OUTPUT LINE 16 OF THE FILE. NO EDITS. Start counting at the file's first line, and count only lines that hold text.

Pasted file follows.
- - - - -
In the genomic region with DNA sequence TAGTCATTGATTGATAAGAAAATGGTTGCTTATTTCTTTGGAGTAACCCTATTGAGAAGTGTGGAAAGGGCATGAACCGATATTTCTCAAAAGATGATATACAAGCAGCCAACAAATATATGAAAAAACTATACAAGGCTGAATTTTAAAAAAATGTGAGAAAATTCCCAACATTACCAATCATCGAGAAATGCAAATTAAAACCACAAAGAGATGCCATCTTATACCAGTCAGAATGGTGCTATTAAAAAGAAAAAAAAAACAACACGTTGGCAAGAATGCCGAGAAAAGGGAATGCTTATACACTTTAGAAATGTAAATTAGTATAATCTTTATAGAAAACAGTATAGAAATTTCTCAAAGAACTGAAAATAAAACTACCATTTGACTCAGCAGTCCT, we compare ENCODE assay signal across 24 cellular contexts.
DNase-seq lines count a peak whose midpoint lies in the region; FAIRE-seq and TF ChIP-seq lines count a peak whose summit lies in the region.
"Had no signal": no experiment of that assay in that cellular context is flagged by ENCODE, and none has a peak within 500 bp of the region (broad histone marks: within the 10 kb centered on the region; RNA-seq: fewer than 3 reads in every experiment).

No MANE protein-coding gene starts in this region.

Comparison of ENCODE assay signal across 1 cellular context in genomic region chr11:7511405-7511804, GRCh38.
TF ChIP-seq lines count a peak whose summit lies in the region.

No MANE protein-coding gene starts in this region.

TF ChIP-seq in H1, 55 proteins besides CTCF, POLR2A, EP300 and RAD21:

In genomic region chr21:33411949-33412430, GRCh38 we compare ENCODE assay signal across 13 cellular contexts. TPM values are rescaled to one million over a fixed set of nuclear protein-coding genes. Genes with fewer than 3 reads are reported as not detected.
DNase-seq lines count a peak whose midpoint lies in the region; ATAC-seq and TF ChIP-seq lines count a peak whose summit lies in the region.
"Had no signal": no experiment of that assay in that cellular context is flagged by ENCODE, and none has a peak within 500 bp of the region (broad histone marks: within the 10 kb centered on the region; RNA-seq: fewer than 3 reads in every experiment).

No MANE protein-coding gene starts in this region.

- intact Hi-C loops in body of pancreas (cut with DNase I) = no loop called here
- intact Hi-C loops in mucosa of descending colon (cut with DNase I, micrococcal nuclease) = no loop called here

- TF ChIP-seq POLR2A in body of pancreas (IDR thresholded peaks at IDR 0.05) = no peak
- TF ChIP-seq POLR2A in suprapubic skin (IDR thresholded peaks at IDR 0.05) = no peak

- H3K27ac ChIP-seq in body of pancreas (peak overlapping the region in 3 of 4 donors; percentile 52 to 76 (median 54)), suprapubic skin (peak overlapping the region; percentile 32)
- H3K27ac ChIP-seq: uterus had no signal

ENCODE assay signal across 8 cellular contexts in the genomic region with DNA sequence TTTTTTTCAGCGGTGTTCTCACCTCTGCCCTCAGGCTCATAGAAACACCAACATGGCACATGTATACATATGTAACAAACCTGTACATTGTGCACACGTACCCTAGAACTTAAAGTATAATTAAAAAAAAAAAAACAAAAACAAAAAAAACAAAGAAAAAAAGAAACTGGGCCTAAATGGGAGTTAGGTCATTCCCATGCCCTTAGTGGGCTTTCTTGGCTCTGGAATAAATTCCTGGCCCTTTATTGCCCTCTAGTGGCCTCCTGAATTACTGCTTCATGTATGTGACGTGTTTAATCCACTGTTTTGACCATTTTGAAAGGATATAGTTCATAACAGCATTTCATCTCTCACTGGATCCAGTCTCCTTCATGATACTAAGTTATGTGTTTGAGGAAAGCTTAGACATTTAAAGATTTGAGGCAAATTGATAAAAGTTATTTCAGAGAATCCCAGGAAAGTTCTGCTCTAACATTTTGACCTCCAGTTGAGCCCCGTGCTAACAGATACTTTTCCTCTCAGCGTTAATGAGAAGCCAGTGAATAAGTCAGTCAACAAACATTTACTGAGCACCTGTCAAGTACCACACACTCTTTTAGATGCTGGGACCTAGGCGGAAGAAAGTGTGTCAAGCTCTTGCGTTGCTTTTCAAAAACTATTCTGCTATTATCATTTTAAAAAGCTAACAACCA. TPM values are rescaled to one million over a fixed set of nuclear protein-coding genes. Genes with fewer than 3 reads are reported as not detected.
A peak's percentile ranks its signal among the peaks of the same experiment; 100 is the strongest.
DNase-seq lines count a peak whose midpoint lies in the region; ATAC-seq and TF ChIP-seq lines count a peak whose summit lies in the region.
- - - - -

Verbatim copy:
- TF ChIP-seq POLR2A in suprapubic skin (IDR thresholded peaks at IDR 0.05) = no peak